Ten years ago, the number of devices connected to the Internet was under a billion.

Now, that number has exploded to 20 billion and it will continue to increase. Mobile computing, driverless connected cars and interactive fridges are a reality.

John Chambers, the executive Chairman of Cisco Systems, has been involved in building the infrastructure of the Internet since the 1980s. On his trip to Doha this week, we asked him where he sees the future, what economies will lead the next Internet evolution and why the Arab World has the potential to leapfrog other countries in terms of innovation.

Presenting his digital outlook for the future, Chambers notes, "You're going to have three to five times the impact of the Internet in this new digital era. You can call it the fourth generation of technology or a digital revolution - that every country, every city, every company in the world, every person goes digital".

"As you do this, the economic benefit is probably $19-21 trillion, which translates to one to four percent GDP for every country in the world. What it will do is completely transform every industry, every country, every city - that as you transform, you can do something the Internet didn't do - if it's done right, you can make it really inclusive across the 7.5 billion people around the world."

While France and India are finding creative ways of connecting their societies, "the Arab World could leapfrog and skip a generation in leadership and perhaps bring peace in the Middle East by using the power of digitisation and creating a large middle class, largely through startups and small businesses getting much larger".

"Maybe a dream, maybe a reality," said Chambers.

In terms of the interconnectivity of our daily lives, Chambers offered an interesting point: "When Cisco started in 1984, there were 1,000 devices connected to the Internet. Today, there are 17 billion.

"In 10 years, 500 billion. The whole key is to get the right information, at the right time, to the right machine, to the right person to make the right decision. The end result will be new business models. You will probably live five to 10 years longer because we'll improve the quality of healthcare so much.

"We've found cures for cancer, something we wouldn't have done otherwise. We'll be able to cater the medicine that we take to the uniquenessess of your DNA with a much higher success rate. We have the potential to dramatically increase the income of every person in the world and to educate people more like our kids learn."

Also on this episode of Counting the Cost:

Cyberwarefare: In this fast-moving digital world, cyberattacks are becoming ever more sophisticated. How are those criminals brought to justice? What happens if hacking software run by a rogue nation attacks a government? Rob Reynolds reports from San Francisco at the world's largest gathering of internet security experts.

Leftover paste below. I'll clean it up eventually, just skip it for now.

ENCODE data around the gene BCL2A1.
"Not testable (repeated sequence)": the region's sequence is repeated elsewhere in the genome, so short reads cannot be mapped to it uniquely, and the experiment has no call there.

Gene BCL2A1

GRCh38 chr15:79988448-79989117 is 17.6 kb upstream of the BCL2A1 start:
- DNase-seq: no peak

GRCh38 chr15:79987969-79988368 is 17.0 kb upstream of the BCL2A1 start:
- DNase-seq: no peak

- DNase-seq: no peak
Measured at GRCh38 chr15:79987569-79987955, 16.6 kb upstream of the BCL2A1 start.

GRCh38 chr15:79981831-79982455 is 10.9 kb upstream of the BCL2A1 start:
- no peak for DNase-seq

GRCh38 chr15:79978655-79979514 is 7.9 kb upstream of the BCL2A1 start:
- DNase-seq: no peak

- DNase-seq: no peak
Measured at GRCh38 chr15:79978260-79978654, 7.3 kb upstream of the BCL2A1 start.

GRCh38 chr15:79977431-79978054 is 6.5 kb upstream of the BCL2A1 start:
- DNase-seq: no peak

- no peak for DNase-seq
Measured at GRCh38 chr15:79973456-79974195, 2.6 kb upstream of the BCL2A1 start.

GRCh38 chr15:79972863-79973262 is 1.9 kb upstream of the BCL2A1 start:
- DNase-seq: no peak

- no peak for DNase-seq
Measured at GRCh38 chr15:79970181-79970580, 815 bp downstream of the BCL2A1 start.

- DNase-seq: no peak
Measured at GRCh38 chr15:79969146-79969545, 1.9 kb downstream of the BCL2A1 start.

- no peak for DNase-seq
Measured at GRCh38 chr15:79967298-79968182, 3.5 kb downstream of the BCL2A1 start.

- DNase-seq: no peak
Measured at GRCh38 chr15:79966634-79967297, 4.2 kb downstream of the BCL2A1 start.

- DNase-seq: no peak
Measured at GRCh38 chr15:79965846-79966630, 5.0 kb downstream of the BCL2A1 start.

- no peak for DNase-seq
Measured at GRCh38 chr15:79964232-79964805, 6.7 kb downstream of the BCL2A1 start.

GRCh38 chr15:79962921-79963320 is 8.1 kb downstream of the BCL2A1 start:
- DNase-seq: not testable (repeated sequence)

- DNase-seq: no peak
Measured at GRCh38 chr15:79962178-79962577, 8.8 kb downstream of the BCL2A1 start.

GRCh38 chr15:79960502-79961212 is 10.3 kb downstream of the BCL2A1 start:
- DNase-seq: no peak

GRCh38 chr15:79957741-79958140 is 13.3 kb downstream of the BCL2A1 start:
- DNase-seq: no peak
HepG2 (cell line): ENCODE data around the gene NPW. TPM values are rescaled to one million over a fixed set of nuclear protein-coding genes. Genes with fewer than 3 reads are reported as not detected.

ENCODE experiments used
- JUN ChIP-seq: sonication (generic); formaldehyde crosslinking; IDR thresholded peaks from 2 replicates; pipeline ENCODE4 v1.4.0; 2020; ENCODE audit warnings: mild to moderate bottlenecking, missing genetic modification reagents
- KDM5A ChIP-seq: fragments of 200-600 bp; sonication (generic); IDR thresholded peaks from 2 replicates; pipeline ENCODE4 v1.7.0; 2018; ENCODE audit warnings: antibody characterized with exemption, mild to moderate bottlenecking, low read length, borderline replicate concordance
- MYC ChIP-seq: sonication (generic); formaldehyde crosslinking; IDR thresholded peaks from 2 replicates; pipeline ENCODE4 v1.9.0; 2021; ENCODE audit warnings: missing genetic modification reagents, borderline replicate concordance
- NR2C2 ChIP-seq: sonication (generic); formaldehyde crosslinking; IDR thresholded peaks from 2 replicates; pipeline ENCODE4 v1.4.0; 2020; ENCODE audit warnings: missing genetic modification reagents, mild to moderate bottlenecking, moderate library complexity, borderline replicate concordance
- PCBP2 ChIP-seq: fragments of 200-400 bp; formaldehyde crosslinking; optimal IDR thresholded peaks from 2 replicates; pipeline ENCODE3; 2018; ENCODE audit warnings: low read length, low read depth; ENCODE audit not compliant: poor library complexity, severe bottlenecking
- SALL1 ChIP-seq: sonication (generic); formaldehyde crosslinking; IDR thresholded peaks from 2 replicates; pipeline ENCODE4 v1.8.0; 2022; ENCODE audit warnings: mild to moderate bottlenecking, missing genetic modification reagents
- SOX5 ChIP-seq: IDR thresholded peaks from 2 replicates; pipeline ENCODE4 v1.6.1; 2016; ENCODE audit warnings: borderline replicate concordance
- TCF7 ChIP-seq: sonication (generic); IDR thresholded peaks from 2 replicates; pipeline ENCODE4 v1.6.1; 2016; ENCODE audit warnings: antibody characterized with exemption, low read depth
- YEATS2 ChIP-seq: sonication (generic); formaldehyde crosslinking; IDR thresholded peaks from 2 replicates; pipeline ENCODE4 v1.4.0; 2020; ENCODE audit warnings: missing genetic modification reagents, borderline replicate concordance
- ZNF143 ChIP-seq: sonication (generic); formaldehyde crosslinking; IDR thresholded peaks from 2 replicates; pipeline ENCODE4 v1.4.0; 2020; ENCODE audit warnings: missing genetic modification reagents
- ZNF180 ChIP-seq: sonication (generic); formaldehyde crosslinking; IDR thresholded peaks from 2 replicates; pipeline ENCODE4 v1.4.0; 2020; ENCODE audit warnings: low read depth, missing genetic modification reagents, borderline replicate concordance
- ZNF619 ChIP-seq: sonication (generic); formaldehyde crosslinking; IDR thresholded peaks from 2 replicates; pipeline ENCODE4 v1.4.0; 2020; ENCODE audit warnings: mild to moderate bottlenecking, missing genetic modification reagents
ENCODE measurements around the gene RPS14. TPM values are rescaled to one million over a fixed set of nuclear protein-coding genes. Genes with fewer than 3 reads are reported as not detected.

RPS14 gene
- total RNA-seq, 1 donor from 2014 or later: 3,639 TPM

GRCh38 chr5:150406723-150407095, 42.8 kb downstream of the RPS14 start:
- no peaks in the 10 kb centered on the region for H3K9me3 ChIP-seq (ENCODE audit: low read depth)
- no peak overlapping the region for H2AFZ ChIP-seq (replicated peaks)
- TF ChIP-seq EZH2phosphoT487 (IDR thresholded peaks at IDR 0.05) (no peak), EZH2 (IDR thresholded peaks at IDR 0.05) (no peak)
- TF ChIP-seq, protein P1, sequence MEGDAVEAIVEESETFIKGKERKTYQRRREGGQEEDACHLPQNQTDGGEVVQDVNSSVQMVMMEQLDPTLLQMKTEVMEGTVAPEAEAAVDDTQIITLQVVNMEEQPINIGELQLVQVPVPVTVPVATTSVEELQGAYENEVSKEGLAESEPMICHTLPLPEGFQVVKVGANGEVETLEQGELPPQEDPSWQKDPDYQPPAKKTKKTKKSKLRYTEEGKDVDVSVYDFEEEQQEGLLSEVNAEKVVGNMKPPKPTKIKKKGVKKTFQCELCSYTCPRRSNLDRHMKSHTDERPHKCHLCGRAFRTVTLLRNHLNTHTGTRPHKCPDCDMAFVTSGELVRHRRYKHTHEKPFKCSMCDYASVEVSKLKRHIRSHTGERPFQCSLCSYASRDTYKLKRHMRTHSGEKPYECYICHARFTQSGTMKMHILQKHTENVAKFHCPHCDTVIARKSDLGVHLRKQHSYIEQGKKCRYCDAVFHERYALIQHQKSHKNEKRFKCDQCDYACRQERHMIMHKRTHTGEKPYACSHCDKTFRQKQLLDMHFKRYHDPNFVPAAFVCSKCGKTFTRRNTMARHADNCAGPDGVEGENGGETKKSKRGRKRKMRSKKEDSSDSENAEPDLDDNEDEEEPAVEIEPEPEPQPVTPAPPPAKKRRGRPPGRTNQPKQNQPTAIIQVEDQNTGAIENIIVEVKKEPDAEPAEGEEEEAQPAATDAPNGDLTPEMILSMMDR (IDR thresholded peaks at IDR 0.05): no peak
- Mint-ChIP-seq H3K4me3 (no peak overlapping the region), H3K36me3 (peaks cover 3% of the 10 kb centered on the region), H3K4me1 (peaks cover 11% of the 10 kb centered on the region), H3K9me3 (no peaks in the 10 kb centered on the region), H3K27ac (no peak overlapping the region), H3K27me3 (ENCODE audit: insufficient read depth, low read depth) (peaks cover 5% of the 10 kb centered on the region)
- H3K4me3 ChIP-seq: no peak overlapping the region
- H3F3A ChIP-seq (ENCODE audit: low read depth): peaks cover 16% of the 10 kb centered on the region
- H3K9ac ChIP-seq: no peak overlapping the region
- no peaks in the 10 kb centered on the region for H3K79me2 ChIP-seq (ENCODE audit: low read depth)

Africa's Breadbasket: They're small, but the damage they're causing is enormous. An outbreak of "Armyworm" caterpillars is devastating crops in several African countries, prompting an emergency meeting of experts to discuss how they can fight back. There are warnings the pest could soon spread to Asia and the Mediterranean. Haru Mutasa reports from Zimbabwe.

Greece debt: The IMF is urging the Greek government to speed up reforms to get the economy back on track. So, what next for Greece, and its main creditor, the Eurozone? Philip Ammerman, managing partner at Navigator Consulting, explains what's behind the latest standoff between Greece and its creditors. John Psaropoulos reports from Athens.

Facebook TV: Facebook is about to launch a standalone app for TVs in order to grab a bigger share of digital advertising. That market was worth $20bn in the most recent quarter in the US alone.

Dubai taxi pod: The head of Dubai's transportation agency said that self-flying taxis would start taking people across the city starting from July.

Samsung troubles: Samsung plays such a huge role in South Korea, it's sometimes referred to as the Republic of Samsung. It's also the country's biggest chaebol - a family owned conglomerate which literally means wealth clan. So what does it mean when the company's heir apparent is arrested? Well, it could have ramifications for the company's restructuring. Samsung needs to restore confidence in its brand after its exploding Galaxy Note 7 disaster. But now it's boss-to-be is embroiled in a bribery scandal that's linked to the impeachment of the country's president.

Source: Al Jazeera